1986 (age 35–36)
|Known for||Co-founder of Bitmain|
Jihan Wu (Chinese: 吳忌寒; born 1986) is a Chinese billionaire cryptocurrency entrepreneur. Together with Micree Zhan, he co-founded Bitmain in 2013, which has become the world's largest computer chip company for bitcoin mining, with US$2.5 billion in revenue in 2017. He is a leading supporter of Bitcoin Cash, a hard fork of bitcoin created in 2017 with increased transaction capacity. He topped Forbes' 2020 World’s Billionaires List as one of the five youngest billionaires in Asia.
Wu was born in 1986 in Chongqing, China. After graduating from Chongqing Nankai Secondary School, he entered Peking University, where he earned dual degrees in economics and psychology in 2009.
After college, Wu worked as a financial analyst for a private equity firm. In May 2011, he discovered bitcoin and raised 100,000 yuan from family and friends to purchase 900 bitcoins. He and fellow bitcoin enthusiast Chang Jia (长铗) founded Babite (巴比特), China's first bitcoin community site. In late 2011, he was the first to translate Satoshi Nakamoto's bitcoin white paper into Chinese.
In 2012, Wu invested in the bitcoin mining company ASICMINER, one of the first company produced ASIC that is used to mine Bitcoin worldwide which was co-founded by Friedcat (烤猫). Although initially successful with more than a thousand times of investment return given to its investors, Friedcat later ran into technical difficulties and exited the business. Wu also lost his investment purchasing hardware from another mining hardware company, Cannon Creative.
Having realized the importance of technical expertise, in 2013 Wu reached out to the microelectronics engineer Micree Zhan, whom he had met a few years before, and convinced Zhan to co-found Bitmain with him. In November 2013, Zhan developed Antminer S1, the company's first mining rig. Sales soon took off, but hit a downturn in 2014 when fraud was discovered at the Japanese bitcoin exchange Mt. Gox, leading to its collapse. In 2015, Bitmain developed Antminer S5, which became the best-selling mining equipment as bitcoin prices recovered. Bitmain grew into the world's largest computer chip company for bitcoin mining, reporting US$2.5 billion in revenue in 2017. In 2018, Wu owned 20% of Bitmain shares, and Zhan 36%.
Wu has been a vocal proponent for increasing bitcoin's transaction capacity, which is limited to only seven per second due to the 1-megabyte size limit of bitcoin blocks, but the proposal was opposed by traditionalists. After two years of debate between the two camps, a Shenzhen-based mining company called ViaBTC, which Bitmain had invested in, orchestrated a hard fork of bitcoin, creating Bitcoin Cash in August 2017. Wu's critics accuse him of being the mastermind behind the fork, calling him "Jihad", a play on his given name, but Wu denied that he or Bitmain had so much influence in the matter.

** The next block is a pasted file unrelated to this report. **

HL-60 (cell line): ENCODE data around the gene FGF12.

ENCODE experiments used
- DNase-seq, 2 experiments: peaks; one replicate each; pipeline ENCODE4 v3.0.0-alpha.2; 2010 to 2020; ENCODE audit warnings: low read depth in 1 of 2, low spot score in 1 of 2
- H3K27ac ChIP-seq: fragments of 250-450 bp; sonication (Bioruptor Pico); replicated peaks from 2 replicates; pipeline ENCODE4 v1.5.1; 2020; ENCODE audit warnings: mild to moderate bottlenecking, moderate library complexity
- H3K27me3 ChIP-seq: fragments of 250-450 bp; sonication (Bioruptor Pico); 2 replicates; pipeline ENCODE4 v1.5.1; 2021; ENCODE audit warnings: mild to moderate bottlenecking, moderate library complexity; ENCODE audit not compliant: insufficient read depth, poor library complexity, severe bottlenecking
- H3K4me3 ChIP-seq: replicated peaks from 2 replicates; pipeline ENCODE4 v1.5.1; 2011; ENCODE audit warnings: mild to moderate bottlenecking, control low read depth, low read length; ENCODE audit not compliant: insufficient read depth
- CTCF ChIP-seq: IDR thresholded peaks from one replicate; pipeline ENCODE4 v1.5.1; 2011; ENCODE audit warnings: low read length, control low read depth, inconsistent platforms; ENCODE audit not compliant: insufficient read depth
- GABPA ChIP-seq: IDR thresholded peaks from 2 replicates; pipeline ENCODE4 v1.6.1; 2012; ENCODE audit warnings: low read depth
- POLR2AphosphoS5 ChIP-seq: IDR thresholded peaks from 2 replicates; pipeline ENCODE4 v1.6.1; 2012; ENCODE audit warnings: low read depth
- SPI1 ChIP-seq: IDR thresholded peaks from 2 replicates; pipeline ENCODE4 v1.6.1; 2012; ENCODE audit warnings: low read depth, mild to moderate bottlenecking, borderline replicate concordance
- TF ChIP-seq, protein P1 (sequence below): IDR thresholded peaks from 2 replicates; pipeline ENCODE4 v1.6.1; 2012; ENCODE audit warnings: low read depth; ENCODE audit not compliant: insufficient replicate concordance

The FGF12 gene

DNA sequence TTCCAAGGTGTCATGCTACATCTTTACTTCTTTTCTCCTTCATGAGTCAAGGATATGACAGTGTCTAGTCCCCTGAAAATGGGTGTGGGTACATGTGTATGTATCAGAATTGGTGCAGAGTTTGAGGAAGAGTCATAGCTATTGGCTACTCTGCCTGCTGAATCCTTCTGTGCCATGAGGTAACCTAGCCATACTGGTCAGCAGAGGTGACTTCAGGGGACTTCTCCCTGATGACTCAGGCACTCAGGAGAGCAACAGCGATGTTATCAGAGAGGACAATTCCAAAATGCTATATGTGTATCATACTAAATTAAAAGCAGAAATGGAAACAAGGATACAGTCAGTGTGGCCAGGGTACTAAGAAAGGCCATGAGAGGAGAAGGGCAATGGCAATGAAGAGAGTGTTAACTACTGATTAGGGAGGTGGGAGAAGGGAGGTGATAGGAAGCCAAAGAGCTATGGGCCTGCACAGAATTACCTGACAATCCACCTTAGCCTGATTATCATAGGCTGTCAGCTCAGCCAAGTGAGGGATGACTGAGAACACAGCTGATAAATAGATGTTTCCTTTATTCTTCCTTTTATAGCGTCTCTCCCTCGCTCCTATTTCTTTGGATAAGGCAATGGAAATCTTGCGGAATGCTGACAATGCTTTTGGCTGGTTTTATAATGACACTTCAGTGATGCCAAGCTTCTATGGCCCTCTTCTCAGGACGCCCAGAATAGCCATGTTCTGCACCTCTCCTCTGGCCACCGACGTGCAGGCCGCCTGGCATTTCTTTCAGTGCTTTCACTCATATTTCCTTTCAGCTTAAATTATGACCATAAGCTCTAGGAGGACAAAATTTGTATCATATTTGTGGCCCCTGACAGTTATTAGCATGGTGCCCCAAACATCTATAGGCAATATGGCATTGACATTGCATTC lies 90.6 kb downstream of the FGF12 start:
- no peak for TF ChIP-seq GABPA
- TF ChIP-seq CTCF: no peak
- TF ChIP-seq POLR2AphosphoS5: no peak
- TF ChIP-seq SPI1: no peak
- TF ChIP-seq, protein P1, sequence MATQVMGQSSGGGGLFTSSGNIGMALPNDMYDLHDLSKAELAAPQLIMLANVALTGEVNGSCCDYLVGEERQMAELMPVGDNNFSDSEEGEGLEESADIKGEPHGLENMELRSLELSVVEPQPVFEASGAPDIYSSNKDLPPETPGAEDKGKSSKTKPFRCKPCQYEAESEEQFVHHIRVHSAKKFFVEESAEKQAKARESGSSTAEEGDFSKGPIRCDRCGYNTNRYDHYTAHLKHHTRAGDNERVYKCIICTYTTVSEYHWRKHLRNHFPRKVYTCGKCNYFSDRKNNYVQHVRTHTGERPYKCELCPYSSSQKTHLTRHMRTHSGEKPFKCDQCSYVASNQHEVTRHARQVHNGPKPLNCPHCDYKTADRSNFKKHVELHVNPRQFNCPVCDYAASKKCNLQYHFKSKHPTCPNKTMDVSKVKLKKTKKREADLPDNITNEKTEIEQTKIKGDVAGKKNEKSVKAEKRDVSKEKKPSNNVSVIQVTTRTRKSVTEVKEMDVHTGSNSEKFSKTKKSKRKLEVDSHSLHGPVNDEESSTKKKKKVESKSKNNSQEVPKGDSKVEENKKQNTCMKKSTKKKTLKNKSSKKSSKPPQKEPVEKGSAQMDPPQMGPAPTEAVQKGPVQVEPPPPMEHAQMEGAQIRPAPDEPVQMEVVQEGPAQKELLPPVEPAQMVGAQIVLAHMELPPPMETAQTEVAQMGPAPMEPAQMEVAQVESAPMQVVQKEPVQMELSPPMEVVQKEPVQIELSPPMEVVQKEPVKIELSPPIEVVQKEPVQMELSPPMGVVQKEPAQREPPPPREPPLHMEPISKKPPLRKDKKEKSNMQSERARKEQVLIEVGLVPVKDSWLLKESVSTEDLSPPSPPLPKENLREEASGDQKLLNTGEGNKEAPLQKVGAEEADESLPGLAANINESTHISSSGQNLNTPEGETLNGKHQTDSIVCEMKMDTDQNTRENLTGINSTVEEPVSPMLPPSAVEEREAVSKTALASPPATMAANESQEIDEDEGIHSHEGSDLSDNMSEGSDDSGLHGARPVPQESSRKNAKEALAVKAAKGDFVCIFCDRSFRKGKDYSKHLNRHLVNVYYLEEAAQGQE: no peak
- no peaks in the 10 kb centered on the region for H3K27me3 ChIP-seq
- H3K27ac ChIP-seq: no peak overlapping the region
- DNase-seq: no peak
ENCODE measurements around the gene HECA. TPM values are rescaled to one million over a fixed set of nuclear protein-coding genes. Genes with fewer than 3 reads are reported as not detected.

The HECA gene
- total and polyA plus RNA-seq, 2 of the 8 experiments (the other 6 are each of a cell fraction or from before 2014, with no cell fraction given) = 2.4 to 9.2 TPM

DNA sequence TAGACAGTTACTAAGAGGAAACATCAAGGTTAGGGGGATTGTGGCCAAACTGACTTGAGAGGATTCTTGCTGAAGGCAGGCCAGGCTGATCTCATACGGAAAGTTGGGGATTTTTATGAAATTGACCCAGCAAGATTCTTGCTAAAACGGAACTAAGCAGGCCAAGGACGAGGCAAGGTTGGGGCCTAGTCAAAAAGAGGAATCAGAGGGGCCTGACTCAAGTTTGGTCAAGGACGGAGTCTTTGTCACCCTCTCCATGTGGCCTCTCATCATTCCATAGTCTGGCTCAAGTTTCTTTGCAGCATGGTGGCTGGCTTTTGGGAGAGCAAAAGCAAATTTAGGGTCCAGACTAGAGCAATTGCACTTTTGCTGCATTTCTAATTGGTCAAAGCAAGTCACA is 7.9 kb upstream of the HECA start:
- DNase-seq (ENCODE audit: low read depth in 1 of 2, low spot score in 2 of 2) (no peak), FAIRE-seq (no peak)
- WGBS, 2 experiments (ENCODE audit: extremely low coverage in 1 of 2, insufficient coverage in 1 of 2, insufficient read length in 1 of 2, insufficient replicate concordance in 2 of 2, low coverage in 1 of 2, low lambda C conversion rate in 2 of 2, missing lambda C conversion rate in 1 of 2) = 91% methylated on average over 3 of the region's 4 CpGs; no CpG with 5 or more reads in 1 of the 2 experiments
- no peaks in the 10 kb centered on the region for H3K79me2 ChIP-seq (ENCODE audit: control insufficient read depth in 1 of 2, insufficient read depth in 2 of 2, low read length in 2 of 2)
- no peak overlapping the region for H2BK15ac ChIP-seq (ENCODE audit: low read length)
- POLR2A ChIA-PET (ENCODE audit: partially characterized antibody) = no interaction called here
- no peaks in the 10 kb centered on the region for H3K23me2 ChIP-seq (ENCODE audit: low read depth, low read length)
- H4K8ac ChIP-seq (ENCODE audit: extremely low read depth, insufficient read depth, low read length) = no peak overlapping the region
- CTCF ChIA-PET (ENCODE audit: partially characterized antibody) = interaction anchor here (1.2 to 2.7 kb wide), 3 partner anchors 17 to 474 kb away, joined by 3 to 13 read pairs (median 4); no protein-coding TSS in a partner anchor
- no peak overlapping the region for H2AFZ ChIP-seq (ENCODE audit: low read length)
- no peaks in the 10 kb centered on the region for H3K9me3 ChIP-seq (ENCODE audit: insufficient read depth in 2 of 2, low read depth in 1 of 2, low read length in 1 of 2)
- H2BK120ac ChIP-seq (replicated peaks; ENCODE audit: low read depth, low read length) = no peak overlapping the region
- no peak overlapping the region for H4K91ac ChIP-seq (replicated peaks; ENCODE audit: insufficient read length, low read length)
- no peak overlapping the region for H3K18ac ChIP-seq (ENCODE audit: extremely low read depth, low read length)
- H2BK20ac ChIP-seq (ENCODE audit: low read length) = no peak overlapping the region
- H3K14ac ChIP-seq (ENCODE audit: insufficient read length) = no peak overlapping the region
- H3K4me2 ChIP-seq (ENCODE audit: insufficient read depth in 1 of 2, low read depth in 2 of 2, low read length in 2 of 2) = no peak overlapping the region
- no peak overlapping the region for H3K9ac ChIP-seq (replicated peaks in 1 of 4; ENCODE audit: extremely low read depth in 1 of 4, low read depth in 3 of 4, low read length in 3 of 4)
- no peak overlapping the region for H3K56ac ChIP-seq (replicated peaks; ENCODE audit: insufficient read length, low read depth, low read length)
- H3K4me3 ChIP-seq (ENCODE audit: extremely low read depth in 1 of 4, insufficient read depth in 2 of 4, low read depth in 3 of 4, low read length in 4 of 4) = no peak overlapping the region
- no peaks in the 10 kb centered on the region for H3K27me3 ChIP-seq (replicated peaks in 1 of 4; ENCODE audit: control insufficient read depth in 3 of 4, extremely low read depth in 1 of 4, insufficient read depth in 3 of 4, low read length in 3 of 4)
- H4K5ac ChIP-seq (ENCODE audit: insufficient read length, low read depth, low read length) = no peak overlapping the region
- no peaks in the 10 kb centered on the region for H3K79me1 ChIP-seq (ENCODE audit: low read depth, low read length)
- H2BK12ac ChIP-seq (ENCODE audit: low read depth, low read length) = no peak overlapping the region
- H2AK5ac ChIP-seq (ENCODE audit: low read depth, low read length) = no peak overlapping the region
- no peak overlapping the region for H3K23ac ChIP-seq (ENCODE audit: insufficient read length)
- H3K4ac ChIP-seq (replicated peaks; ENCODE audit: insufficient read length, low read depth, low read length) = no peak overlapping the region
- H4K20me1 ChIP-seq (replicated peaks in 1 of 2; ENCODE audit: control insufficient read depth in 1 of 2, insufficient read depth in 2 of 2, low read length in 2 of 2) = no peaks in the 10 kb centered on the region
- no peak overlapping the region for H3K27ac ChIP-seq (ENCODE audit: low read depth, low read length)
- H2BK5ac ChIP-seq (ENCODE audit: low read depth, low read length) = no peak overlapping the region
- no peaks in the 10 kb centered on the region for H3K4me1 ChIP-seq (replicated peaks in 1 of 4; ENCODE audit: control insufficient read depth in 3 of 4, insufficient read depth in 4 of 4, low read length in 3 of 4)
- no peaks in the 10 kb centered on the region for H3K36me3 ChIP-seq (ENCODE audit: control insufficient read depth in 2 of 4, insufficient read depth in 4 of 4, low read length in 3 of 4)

In 2019, Wu stepped down as co-CEO of Bitmain and founded Matrixport, a financial services company for cryptocurrencies. To circumvent China's ban on cryptocurrency trading, the company is based in Singapore.
In 2021, Wu officially left Bitmain saying the disagreement between himself and Micree Zhan has finally been settled amicably. As a result, the cryptocurrency mining pool BTC.com and mining cloud service Bitdeer have spun off from Bitmain and Wu will be the chairman. Later, BTC.com was sold to a public company BTCM. 
In Hurun Report's inaugural Blockchain Rich List 2018, Wu was named the second richest cryptocurrency entrepreneur in China, with an estimated net worth of 16.5 billion yuan (US$2.39 billion), behind only Micree Zhan. Hurun also ranked him as the 204th richest person in China. In the same year, he was ranked No. 3 in Fortune's The Ledger 40 under 40, for transforming business at the leading edge of finance and technology.
As of 2019, Wu is single and lives in Beijing.